Hillel (born according to tradition in Babylon c. 110 BCE, died 10 CE in Jerusalem) was a Jewish religious leader, sage and scholar associated with the development of the Mishnah and the Talmud and the founder of the House of Hillel school of tannaim.
He is popularly known as the author of the saying: “If I am not for myself, who will be for me? And being for myself, what am I? And if not now, when?”
This aphorism is a three-part admonition: first, do not expect anyone else to stand up on your behalf unless you have first learned to stand up for yourself; second, perform and share the obligation to do good deeds; and, third, postpone no duty. This heady subject arose at table this evening while dining with our friends, George and Bobbie. It wasn’t a topic I had anticipated. It most certainly highlighted the simmering philosophic bent of our hosts both of whom in their singular and respective ways embraced the cerebral elements of sharing a meal.
There was however a very practical side of this otherwise ethereal discussion; namely, George prompted me to reduce the strength of over-the-counter pain killers I am currently taking and to opt instead for not only a reduced medicinal régime but also a heightened intellectual assault. The plausibility of the proposal coincided with what I had in my own unprofessional manner lately attributed as a peculiarity in the management of my spinal and limb pains. In a word there appeared to be a direct relationship between my mental well-being and my physical well-being. The distinction was never a dramatic one between physical immobility and mental breakdown; but there was certainly a correlation between health and anxiety. George briefly illustrated the thesis by instructing that the object was not to remove the source of the anxiety but rather to accept that it exists without further absorption or qualification. So for example if you are anxious about pleasing someone, accept that you do so without punishing yourself for doing so. Like most axiomatic truths and other compelling adages, it sounds all too simple. Yet its latent relief is instantly conceivable. For my part the connection was that when I have succeeded to rise above worrisome apprehension I have coincidentally observed that my so-called medical conditions commensurately subside. George was quick to add that the prescription is not one designed to surmount an underlying severe medical condition such as a tumour; but otherwise the data seems to support the theory that many traditional ailments (especially those associated with aging) can be treated by putting one’s own mind – instead of one’s physician – in control of the disruption.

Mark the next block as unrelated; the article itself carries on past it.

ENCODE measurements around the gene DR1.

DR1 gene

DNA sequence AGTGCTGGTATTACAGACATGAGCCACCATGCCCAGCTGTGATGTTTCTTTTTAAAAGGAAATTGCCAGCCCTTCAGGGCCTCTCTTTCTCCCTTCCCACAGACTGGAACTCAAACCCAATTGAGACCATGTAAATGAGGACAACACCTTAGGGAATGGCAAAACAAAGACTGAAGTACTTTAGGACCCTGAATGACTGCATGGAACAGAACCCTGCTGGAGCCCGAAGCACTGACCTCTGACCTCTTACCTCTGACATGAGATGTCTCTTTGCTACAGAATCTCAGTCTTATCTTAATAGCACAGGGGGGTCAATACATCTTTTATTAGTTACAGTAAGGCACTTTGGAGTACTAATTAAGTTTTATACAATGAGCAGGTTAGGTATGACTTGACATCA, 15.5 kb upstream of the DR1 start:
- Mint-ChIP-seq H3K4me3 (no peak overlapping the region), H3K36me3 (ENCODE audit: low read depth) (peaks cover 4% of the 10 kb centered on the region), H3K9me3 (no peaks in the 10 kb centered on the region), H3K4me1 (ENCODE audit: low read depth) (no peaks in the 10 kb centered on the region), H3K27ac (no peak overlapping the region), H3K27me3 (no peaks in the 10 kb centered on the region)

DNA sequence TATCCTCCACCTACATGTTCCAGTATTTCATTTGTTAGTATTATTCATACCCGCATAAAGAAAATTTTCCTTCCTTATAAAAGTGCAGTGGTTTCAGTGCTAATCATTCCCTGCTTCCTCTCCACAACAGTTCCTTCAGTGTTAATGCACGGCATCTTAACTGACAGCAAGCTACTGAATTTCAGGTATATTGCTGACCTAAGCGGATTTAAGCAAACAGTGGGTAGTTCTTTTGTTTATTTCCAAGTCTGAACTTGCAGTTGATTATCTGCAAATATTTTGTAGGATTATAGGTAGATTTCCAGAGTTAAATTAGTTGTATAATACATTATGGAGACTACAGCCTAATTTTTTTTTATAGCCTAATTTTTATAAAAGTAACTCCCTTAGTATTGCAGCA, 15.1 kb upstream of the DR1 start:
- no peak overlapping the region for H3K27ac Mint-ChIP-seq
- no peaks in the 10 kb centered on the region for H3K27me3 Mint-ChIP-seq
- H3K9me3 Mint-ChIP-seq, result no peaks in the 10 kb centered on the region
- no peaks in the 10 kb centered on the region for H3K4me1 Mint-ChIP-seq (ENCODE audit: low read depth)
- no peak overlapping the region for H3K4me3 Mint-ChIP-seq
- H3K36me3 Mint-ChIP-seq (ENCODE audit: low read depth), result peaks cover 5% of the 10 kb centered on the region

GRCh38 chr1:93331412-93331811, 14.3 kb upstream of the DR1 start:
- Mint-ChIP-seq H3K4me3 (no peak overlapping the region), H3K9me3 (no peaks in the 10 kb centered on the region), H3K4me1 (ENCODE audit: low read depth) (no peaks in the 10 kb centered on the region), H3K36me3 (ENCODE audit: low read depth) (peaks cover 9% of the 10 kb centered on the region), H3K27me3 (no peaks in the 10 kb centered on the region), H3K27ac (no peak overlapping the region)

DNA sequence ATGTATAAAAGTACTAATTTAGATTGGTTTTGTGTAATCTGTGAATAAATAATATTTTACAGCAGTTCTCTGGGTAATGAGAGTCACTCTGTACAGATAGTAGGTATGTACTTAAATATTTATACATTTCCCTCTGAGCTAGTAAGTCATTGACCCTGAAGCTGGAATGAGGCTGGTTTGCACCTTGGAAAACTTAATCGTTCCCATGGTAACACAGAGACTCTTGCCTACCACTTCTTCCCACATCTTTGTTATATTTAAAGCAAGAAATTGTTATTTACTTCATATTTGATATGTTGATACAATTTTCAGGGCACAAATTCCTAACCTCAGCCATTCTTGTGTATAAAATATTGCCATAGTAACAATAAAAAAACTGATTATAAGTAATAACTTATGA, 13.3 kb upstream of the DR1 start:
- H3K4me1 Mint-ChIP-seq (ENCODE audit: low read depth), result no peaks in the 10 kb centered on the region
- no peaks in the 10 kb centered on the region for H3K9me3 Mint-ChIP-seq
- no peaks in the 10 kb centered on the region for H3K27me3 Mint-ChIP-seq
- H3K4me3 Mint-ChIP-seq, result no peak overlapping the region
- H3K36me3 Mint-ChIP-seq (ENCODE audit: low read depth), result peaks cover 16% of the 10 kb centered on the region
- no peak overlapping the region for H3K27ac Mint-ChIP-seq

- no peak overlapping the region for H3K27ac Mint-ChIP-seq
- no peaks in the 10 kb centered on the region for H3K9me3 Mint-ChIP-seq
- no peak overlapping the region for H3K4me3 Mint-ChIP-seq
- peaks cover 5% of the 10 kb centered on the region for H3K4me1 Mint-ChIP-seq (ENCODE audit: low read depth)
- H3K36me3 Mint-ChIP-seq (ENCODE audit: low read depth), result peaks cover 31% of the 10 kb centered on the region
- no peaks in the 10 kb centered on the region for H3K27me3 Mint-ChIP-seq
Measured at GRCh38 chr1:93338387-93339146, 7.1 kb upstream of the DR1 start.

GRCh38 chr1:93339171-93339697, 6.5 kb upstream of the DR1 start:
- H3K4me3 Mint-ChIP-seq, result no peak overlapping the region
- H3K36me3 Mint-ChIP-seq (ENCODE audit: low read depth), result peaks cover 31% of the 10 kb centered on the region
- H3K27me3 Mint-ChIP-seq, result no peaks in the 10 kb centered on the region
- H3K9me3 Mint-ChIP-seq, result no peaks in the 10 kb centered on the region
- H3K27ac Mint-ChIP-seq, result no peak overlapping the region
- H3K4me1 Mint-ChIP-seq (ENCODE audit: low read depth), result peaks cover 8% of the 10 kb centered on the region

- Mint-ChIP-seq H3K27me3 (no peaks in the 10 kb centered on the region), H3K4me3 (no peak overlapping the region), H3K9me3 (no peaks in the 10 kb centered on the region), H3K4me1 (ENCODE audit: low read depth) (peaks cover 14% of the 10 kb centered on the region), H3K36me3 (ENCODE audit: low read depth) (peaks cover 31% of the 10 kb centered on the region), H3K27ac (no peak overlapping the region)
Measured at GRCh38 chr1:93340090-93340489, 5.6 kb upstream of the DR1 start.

No doubt to those other than septuagenarians and octogenarians the confab is but another panacea to avoid the inevitability of growing old. Amusingly the discussion flowed from a prior assertion by me that in an effort to defeat my aches and pains I had tried everything from examinations by spinal surgeons to over-the-counter drugs, prescription drugs, plant-based CBDs and medicinal marijuana, all without apparent success. Undertaking this further non-invasive and non-drugged remedy was at least worth the try – not to mention the predictable improvement of my kidney and liver conditions.
I would be remiss not to remark upon the delightful meal. It was unquestionably healthful from start to finish – a collection of many different vegetables, an exotic rice dish, wholesome cheese, bread and butter, simple but delicious fish and fresh fruit. Afterwards there was strong black coffee (exactly the way I like it) and shortbread – oh my! The little dog Annie was a sweetheart, always well-behaved and a positive stimulus in what was already an uplifting evening in the country!